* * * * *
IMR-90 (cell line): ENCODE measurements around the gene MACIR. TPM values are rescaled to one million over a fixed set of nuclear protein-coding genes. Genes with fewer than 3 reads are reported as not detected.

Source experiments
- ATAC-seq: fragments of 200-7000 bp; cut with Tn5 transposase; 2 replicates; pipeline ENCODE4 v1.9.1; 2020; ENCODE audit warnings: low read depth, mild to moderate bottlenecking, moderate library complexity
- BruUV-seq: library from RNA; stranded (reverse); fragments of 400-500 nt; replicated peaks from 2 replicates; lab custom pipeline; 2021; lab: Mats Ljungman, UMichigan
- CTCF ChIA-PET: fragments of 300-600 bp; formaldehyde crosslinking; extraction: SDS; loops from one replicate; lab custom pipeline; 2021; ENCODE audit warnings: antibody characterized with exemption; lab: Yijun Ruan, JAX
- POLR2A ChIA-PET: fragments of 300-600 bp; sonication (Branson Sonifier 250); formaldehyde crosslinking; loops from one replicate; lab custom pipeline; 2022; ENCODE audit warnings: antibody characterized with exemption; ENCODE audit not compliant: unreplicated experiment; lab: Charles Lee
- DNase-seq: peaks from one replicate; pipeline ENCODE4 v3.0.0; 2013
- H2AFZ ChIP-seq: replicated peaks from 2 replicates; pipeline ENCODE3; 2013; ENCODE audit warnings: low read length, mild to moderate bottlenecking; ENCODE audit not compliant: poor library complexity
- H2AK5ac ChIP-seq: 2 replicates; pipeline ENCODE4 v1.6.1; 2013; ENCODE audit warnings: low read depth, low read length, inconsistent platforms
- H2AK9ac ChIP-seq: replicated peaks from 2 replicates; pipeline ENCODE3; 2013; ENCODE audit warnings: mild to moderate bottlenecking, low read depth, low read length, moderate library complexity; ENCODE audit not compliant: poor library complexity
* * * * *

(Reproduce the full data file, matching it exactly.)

IMR-90 (cell line): ENCODE measurements around the gene MACIR. TPM values are rescaled to one million over a fixed set of nuclear protein-coding genes. Genes with fewer than 3 reads are reported as not detected.

Source experiments
- ATAC-seq: fragments of 200-7000 bp; cut with Tn5 transposase; 2 replicates; pipeline ENCODE4 v1.9.1; 2020; ENCODE audit warnings: low read depth, mild to moderate bottlenecking, moderate library complexity
- BruUV-seq: library from RNA; stranded (reverse); fragments of 400-500 nt; replicated peaks from 2 replicates; lab custom pipeline; 2021; lab: Mats Ljungman, UMichigan
- CTCF ChIA-PET: fragments of 300-600 bp; formaldehyde crosslinking; extraction: SDS; loops from one replicate; lab custom pipeline; 2021; ENCODE audit warnings: antibody characterized with exemption; lab: Yijun Ruan, JAX
- POLR2A ChIA-PET: fragments of 300-600 bp; sonication (Branson Sonifier 250); formaldehyde crosslinking; loops from one replicate; lab custom pipeline; 2022; ENCODE audit warnings: antibody characterized with exemption; ENCODE audit not compliant: unreplicated experiment; lab: Charles Lee
- DNase-seq: peaks from one replicate; pipeline ENCODE4 v3.0.0; 2013
- H2AFZ ChIP-seq: replicated peaks from 2 replicates; pipeline ENCODE3; 2013; ENCODE audit warnings: low read length, mild to moderate bottlenecking; ENCODE audit not compliant: poor library complexity
- H2AK5ac ChIP-seq: 2 replicates; pipeline ENCODE4 v1.6.1; 2013; ENCODE audit warnings: low read depth, low read length, inconsistent platforms
- H2AK9ac ChIP-seq: replicated peaks from 2 replicates; pipeline ENCODE3; 2013; ENCODE audit warnings: mild to moderate bottlenecking, low read depth, low read length, moderate library complexity; ENCODE audit not compliant: poor library complexity